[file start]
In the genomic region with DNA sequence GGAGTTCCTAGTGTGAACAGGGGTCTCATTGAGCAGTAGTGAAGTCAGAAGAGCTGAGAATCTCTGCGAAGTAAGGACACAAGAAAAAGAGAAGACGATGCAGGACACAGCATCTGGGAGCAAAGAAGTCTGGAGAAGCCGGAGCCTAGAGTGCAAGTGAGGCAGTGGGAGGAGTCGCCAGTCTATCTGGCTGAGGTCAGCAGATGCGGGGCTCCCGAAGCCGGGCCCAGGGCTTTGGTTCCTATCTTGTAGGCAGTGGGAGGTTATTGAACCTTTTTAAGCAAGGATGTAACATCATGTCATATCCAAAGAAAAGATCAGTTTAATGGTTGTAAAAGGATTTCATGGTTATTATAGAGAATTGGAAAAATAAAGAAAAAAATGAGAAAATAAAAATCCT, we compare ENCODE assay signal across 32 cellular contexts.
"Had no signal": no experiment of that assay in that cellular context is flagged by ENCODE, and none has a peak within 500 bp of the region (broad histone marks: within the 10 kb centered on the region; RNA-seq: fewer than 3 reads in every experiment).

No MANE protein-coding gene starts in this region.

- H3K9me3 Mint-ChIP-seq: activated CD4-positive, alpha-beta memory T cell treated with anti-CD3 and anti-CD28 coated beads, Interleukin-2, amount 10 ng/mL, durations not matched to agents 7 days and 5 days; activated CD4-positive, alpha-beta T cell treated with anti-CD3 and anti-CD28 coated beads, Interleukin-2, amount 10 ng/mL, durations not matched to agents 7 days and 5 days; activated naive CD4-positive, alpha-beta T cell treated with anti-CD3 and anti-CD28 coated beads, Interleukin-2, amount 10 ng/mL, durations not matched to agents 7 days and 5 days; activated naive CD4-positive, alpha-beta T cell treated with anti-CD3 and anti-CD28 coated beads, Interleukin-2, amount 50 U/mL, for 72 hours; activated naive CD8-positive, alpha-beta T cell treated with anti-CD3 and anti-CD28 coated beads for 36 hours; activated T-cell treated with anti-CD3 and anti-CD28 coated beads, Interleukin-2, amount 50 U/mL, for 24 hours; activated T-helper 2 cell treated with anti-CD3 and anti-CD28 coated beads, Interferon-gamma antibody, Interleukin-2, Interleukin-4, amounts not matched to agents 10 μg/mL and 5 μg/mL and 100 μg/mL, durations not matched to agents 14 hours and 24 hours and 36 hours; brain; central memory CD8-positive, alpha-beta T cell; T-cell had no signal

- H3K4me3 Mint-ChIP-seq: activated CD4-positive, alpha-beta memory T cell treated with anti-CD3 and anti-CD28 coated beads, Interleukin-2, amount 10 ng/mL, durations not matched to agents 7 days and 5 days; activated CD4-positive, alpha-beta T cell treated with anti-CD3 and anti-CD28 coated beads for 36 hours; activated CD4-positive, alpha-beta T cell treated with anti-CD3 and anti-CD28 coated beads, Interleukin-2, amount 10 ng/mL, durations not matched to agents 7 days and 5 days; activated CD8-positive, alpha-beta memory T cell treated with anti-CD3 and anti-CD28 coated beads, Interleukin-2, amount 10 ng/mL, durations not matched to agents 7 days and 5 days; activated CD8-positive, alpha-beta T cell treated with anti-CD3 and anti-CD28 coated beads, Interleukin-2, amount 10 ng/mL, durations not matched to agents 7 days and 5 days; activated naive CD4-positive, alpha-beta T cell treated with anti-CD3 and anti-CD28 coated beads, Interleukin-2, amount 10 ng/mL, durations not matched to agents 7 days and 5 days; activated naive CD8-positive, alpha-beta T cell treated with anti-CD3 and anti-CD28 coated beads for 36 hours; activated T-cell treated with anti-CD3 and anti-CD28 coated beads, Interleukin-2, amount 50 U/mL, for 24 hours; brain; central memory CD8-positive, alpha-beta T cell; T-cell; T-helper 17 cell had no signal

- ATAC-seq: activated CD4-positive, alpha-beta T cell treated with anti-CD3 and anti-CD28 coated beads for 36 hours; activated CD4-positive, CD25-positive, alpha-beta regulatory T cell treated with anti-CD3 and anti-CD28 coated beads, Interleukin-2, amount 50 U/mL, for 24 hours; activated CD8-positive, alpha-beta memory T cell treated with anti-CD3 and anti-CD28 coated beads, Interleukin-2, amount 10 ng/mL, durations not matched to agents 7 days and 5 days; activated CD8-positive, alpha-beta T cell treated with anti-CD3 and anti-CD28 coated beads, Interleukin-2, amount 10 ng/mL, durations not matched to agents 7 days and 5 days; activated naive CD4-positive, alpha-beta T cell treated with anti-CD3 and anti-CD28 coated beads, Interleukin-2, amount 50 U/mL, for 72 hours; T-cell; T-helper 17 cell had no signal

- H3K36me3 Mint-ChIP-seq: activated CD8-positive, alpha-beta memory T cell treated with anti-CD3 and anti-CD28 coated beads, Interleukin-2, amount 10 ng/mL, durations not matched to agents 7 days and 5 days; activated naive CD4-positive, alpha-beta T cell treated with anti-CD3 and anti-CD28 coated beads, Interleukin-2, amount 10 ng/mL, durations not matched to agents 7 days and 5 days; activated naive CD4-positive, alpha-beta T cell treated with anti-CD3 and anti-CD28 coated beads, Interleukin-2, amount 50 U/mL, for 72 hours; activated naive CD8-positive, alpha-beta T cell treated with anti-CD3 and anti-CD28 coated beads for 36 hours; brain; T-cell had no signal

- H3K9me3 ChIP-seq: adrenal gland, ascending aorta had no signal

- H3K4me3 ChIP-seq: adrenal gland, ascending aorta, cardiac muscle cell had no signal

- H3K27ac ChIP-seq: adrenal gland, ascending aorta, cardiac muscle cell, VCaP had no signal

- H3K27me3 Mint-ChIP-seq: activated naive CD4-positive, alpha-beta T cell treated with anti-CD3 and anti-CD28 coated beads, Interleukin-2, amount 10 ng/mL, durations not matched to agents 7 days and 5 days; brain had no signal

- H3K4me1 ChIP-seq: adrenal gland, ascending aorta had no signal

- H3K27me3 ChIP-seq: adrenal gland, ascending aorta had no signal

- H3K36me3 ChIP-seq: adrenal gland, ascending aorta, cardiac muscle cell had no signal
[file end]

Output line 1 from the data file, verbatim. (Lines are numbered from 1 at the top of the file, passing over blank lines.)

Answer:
In the genomic region with DNA sequence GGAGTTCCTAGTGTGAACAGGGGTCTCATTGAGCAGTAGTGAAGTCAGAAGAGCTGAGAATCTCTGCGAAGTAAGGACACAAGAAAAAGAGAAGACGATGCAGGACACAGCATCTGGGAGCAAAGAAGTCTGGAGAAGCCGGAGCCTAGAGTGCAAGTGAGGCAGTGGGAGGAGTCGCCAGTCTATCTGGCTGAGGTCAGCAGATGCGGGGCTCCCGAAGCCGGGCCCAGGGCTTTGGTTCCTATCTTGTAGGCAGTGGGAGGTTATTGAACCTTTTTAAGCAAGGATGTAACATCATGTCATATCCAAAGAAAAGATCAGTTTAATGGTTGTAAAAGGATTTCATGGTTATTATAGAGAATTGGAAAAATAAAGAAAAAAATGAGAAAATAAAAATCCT, we compare ENCODE assay signal across 32 cellular contexts.